Croatian President Zoran Milanovic said that the Bosnian Serbs’ strongman political leader Milorad Dodik is Croats’ partner in controversial efforts to change Bosnia and Herzegovina’s electoral system.

Croatian President Calls Dodik ‘Partner’ amid Bosnian Electoral Crisis

Croatian President Zoran Milanovic (L), Slovenian President Borut Pahor (C), Member of the Bosnian Presidency, Milorad Dodik (R). Photo: EPA-EFE/IGOR KUPLJENIK

Zoran Milanovic told media in Zagreb on Monday that Milorad Dodik, the Serb member of Bosnia and Herzegovina’s tripartite state presidency, is an ally in an ongoing political crisis over claims by Bosnian Croats that their rights to elect fellow Croats are being usurped by Bosniaks.

“We won’t solve this problem without the Serbs in Bosnia and Herzegovina,” Milanovic said.

He argued that “Dodik is our partner in this turmoil”, Radio Free Europe reported. Dodik was blacklisted by the US earlier this month for alleged corruption and destabilising Bosnia and Herzegovina.

Croats political representatives in Bosnia and Herzegovina and Croatia have been demanding changes to Bosnia’s Electoral Law so that Bosniaks, who make up the majority in the country’s Bosniak- and Croat-populated Federation entity, cannot vote in ballots for the Croat seat on the country’s tripartite presidency and for Croat seats in the House of Peoples.

The current Croat member of the presidency, Zeljko Komsic, is not seen as legitimate by many Bosnian Croats because he was elected with the help of Bosniaks’ votes. This has fueled some Bosnian Croat politicians’ demands for a separate Croat ethnic district in the country.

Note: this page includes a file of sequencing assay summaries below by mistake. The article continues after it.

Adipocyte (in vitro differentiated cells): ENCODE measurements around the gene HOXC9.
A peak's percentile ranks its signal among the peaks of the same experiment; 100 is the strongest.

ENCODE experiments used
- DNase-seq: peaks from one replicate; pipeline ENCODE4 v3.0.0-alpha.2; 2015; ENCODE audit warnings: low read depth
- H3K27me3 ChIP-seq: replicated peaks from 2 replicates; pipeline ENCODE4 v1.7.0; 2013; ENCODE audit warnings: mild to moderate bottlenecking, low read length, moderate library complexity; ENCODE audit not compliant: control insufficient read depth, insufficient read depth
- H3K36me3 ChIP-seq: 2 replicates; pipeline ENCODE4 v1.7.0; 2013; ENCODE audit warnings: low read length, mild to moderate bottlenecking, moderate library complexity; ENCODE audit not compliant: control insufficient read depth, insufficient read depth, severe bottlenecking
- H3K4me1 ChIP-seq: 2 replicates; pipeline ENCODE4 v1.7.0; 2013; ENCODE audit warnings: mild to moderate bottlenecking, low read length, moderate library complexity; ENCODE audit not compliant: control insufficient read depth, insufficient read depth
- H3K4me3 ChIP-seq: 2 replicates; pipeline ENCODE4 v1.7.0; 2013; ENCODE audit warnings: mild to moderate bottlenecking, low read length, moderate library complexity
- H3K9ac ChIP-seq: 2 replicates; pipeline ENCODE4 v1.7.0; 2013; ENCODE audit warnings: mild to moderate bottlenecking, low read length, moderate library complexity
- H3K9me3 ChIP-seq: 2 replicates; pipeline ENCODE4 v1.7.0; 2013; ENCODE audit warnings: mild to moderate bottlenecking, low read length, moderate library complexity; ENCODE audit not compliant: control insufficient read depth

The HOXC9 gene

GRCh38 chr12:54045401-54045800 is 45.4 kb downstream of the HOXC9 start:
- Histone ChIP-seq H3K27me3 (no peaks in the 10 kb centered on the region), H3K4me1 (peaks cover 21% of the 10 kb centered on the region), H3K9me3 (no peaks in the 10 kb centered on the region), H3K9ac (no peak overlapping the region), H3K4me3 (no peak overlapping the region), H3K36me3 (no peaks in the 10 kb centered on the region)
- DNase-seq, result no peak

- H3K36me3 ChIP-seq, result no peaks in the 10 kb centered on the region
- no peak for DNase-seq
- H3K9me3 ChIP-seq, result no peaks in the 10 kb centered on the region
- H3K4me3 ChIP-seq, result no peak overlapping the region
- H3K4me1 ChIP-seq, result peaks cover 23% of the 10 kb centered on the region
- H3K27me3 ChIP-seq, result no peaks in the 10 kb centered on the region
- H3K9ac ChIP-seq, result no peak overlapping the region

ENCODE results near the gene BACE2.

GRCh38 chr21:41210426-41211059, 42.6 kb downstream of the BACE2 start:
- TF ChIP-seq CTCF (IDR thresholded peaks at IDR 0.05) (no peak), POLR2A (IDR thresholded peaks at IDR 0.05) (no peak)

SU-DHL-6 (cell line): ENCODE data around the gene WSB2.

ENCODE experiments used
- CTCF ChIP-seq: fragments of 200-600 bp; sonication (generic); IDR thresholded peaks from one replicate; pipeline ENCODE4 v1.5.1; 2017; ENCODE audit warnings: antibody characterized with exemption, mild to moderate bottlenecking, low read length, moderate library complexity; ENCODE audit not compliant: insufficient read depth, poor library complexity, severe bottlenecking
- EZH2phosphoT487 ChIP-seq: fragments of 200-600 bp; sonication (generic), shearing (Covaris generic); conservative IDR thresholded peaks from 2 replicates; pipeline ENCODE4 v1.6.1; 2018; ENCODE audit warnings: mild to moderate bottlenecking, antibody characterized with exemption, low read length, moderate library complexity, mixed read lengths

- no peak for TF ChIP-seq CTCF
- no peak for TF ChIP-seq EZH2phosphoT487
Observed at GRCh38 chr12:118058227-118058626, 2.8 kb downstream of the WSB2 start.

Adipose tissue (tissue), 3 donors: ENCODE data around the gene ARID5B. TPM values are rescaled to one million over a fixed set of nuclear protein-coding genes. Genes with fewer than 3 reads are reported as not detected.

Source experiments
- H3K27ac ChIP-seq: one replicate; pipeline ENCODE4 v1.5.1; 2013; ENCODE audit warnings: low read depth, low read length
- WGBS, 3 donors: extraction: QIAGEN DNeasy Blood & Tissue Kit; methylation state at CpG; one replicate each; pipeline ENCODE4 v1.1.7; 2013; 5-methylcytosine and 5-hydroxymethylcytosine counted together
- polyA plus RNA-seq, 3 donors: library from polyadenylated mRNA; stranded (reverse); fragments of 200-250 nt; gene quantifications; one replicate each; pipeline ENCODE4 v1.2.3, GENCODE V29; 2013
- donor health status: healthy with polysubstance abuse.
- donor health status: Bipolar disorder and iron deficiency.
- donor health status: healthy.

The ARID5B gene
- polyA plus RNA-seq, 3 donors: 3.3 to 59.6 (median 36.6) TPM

Some Croat politicians have allied with Dodik, who has been pushing his own secessionist demands for the Bosnian Serbs while also alleging Bosniak dominance.

Milanovic said on Monday that Dodik “did not get his hands bloody in the war” and is “the legitimate representative of the Serb people”.

Croatian Foreign Minister Gordan Grlic Radman also called for electoral changes in Bosnia and Herzegovina during his meeting with his Russian counterpart Sergey Lavrov on Monday.

Grlic Radman claimed that “creeping reforms” in Bosnia and Herzegovina had led to electoral law changes “at the expense of the Croat people”, Vecernji List newspaper reported.

“Now it is necessary to work on changes to the Election Law that will eliminate all forms of discrimination and inequality in the election process,” he added.

Commenting on a recent meeting between Bakir Izetbegovic, president of the biggest Bosniak party in Bosnia and Herzegovina, and Croatian Prime Minister Andrej Plenkovic in Dubrovnik, Milanovic said Izetbegovic’s policy was dishonest and that he did the same thing when he was received by Milanovic in September. “The same story as before. We and the Croats. The Serbs are a foreign factor”, Croatian news agency HINA reported.

On Monday in Strasbourg, Prime Minister Andrej Plenkovic told European Council President Charles Michel that “it is very important to discuss the situation in Bosnia and Herzegovina”.

Plankovic also met leading Bosniak politician Bakir Izetbegovic, the head of the Party of Democratic Action and member of the House of Peoples in Dubrovnik on January 10 to discuss a potential deal between political parties to avoid electoral deadlock in Bosnia.

“We are entering the final stages of negotiations which should result in a consensus on the changes to the Election Law,” Plenkovic said.

Izetbegovic said that he believes there is space for a deal to be made involving the leading Croat party in Bosnia and Herzegovina, the Croatian Democratic Union, HDZ.

“Elections have to happen I believe the HDZ leadership won’t risk joining Dodik on various ’blacklists,” he said.

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